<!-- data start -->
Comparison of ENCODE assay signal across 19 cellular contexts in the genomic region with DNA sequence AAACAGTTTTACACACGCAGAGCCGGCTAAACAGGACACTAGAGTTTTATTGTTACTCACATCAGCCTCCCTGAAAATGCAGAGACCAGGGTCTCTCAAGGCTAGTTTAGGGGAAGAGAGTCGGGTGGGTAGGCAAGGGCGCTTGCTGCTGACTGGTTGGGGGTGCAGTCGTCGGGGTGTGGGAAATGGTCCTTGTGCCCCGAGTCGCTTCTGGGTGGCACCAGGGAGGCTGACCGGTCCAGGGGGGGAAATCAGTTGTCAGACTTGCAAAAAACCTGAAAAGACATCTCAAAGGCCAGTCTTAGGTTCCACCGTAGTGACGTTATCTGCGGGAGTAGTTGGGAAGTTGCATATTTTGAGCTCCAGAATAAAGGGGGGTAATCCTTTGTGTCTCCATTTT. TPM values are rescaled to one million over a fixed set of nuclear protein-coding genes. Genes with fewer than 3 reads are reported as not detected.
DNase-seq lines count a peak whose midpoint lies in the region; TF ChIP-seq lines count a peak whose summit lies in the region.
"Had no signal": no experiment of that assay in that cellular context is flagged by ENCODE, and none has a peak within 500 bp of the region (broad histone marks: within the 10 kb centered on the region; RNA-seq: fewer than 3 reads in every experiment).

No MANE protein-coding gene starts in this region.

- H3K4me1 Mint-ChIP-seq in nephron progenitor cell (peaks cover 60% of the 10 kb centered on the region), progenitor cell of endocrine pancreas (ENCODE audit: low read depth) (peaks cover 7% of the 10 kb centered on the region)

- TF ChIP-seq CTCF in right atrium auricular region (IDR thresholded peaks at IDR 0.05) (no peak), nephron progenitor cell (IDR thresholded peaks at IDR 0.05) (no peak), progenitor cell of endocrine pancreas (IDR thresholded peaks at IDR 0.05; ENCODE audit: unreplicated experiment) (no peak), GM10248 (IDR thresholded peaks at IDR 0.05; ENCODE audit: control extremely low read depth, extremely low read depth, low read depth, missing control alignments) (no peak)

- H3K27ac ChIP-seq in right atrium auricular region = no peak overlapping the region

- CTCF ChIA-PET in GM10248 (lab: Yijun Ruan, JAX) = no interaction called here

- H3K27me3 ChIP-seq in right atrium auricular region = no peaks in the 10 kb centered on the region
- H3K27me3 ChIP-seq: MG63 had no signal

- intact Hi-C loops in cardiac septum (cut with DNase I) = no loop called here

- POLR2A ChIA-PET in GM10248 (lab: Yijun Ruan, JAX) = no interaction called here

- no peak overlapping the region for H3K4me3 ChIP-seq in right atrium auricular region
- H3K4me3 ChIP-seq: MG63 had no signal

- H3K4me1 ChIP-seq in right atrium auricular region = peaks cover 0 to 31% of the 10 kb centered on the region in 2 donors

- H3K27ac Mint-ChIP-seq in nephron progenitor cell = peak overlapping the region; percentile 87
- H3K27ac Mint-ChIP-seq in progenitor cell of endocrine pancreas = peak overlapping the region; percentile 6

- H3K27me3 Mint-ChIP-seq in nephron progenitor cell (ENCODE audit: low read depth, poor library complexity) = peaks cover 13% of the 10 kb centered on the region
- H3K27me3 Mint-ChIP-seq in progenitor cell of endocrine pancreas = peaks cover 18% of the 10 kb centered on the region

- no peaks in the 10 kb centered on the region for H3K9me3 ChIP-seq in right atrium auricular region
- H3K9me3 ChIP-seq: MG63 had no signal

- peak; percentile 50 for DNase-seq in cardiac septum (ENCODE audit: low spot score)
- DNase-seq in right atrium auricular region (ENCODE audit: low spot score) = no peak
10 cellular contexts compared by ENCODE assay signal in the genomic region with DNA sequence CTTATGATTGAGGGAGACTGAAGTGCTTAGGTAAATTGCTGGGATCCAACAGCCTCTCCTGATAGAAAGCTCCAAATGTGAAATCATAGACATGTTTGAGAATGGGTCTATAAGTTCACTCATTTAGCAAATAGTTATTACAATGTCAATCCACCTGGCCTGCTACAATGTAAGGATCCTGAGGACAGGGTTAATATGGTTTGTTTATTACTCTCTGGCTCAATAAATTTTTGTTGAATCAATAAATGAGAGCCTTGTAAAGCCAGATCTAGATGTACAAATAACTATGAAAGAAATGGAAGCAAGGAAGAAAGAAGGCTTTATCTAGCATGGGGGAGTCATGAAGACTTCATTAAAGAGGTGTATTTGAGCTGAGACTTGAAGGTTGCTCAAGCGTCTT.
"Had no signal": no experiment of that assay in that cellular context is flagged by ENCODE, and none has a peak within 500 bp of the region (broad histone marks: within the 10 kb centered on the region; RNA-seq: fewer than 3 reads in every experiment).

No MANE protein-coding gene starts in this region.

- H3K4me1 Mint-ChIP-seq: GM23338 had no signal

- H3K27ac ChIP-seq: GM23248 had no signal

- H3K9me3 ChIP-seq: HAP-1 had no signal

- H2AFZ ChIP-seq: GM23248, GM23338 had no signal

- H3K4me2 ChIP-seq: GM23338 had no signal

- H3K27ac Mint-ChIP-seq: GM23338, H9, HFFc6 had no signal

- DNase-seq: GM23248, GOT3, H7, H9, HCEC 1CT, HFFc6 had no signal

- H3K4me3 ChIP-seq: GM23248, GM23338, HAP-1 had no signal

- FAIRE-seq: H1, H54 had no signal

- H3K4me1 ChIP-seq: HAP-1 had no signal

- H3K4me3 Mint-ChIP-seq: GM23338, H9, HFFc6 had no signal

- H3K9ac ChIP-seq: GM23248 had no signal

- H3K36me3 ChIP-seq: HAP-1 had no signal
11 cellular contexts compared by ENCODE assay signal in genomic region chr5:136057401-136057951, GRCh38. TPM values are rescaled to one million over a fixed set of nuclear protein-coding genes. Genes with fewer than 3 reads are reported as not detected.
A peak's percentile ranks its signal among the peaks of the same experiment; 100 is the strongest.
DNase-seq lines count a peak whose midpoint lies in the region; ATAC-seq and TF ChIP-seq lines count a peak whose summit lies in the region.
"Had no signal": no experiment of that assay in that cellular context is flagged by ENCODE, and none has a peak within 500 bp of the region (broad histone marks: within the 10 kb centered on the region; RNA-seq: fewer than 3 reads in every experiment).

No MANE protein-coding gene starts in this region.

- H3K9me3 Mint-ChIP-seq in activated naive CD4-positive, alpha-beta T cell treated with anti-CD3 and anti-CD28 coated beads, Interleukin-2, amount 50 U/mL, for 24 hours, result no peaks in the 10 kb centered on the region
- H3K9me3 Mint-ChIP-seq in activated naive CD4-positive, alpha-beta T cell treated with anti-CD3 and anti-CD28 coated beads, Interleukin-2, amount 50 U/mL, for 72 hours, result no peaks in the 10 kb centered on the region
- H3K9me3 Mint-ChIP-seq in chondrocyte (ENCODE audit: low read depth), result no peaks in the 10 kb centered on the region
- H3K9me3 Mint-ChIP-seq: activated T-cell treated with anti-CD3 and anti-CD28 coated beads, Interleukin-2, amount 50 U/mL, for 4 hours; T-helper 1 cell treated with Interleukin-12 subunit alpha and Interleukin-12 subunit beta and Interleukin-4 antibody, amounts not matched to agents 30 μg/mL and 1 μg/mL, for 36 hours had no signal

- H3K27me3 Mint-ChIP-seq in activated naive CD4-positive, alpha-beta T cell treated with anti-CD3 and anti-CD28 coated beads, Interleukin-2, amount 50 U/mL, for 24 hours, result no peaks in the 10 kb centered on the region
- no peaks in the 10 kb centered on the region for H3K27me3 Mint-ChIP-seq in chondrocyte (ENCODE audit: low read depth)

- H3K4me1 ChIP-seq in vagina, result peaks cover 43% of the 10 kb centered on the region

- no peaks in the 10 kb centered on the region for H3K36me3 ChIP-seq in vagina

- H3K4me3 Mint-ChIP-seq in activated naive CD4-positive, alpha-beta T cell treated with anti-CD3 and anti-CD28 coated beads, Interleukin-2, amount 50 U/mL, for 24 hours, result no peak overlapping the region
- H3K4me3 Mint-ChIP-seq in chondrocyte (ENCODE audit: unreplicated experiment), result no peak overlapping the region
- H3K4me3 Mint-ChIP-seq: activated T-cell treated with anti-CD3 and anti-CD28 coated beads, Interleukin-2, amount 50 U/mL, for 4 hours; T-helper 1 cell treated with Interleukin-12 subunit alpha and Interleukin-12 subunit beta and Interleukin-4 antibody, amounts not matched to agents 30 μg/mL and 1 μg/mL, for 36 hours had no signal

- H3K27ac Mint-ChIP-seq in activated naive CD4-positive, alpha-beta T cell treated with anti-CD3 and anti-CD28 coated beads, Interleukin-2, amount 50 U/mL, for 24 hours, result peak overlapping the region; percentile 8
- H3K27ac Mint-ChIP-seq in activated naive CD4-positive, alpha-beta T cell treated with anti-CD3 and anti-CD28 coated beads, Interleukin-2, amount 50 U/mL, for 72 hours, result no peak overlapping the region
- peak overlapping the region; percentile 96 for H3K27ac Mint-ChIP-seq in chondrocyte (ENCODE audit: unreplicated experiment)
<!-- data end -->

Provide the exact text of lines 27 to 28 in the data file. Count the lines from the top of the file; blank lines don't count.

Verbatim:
- H3K4me1 Mint-ChIP-seq: GM23338 had no signal

- H3K27ac ChIP-seq: GM23248 had no signal